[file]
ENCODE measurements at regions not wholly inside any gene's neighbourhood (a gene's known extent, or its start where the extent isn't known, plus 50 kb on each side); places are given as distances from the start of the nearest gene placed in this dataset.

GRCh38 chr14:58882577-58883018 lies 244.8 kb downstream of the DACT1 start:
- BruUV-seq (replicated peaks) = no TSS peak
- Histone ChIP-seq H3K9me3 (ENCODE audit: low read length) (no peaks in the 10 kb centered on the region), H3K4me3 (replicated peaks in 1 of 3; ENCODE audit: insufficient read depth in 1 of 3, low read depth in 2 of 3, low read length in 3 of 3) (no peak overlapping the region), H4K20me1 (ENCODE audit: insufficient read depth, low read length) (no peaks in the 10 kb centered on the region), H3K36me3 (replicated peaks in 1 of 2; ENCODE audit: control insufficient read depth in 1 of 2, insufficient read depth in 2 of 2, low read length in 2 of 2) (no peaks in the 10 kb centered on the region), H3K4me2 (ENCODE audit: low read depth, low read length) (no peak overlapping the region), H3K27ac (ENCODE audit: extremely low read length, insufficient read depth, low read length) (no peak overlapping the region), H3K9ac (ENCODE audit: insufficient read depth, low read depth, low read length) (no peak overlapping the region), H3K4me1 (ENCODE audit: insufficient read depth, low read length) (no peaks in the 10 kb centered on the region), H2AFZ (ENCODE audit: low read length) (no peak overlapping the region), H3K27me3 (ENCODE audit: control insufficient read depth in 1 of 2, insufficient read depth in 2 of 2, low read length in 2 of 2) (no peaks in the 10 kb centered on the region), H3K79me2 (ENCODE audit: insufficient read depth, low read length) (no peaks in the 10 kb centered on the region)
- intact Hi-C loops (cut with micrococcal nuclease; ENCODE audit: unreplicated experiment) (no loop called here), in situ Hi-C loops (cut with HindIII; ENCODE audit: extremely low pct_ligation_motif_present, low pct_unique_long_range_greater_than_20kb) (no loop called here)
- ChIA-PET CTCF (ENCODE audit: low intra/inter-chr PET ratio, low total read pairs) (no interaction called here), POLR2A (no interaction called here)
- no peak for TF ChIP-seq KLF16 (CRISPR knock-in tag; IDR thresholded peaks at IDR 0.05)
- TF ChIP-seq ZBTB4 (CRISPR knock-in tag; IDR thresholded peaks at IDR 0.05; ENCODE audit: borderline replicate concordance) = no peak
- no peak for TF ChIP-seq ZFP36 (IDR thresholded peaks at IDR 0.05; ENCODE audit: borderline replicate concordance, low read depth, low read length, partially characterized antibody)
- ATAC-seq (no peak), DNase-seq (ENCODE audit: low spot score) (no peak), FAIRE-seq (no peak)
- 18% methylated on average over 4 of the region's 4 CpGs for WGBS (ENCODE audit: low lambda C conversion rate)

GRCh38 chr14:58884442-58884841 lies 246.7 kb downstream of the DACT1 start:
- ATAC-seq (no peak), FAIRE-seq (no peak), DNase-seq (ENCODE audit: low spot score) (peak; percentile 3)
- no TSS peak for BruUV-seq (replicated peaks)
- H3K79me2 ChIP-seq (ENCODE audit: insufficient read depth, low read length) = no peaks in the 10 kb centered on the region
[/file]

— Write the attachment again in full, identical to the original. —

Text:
ENCODE measurements at regions not wholly inside any gene's neighbourhood (a gene's known extent, or its start where the extent isn't known, plus 50 kb on each side); places are given as distances from the start of the nearest gene placed in this dataset.

GRCh38 chr14:58882577-58883018 lies 244.8 kb downstream of the DACT1 start:
- BruUV-seq (replicated peaks) = no TSS peak
- Histone ChIP-seq H3K9me3 (ENCODE audit: low read length) (no peaks in the 10 kb centered on the region), H3K4me3 (replicated peaks in 1 of 3; ENCODE audit: insufficient read depth in 1 of 3, low read depth in 2 of 3, low read length in 3 of 3) (no peak overlapping the region), H4K20me1 (ENCODE audit: insufficient read depth, low read length) (no peaks in the 10 kb centered on the region), H3K36me3 (replicated peaks in 1 of 2; ENCODE audit: control insufficient read depth in 1 of 2, insufficient read depth in 2 of 2, low read length in 2 of 2) (no peaks in the 10 kb centered on the region), H3K4me2 (ENCODE audit: low read depth, low read length) (no peak overlapping the region), H3K27ac (ENCODE audit: extremely low read length, insufficient read depth, low read length) (no peak overlapping the region), H3K9ac (ENCODE audit: insufficient read depth, low read depth, low read length) (no peak overlapping the region), H3K4me1 (ENCODE audit: insufficient read depth, low read length) (no peaks in the 10 kb centered on the region), H2AFZ (ENCODE audit: low read length) (no peak overlapping the region), H3K27me3 (ENCODE audit: control insufficient read depth in 1 of 2, insufficient read depth in 2 of 2, low read length in 2 of 2) (no peaks in the 10 kb centered on the region), H3K79me2 (ENCODE audit: insufficient read depth, low read length) (no peaks in the 10 kb centered on the region)
- intact Hi-C loops (cut with micrococcal nuclease; ENCODE audit: unreplicated experiment) (no loop called here), in situ Hi-C loops (cut with HindIII; ENCODE audit: extremely low pct_ligation_motif_present, low pct_unique_long_range_greater_than_20kb) (no loop called here)
- ChIA-PET CTCF (ENCODE audit: low intra/inter-chr PET ratio, low total read pairs) (no interaction called here), POLR2A (no interaction called here)
- no peak for TF ChIP-seq KLF16 (CRISPR knock-in tag; IDR thresholded peaks at IDR 0.05)
- TF ChIP-seq ZBTB4 (CRISPR knock-in tag; IDR thresholded peaks at IDR 0.05; ENCODE audit: borderline replicate concordance) = no peak
- no peak for TF ChIP-seq ZFP36 (IDR thresholded peaks at IDR 0.05; ENCODE audit: borderline replicate concordance, low read depth, low read length, partially characterized antibody)
- ATAC-seq (no peak), DNase-seq (ENCODE audit: low spot score) (no peak), FAIRE-seq (no peak)
- 18% methylated on average over 4 of the region's 4 CpGs for WGBS (ENCODE audit: low lambda C conversion rate)

GRCh38 chr14:58884442-58884841 lies 246.7 kb downstream of the DACT1 start:
- ATAC-seq (no peak), FAIRE-seq (no peak), DNase-seq (ENCODE audit: low spot score) (peak; percentile 3)
- no TSS peak for BruUV-seq (replicated peaks)
- H3K79me2 ChIP-seq (ENCODE audit: insufficient read depth, low read length) = no peaks in the 10 kb centered on the region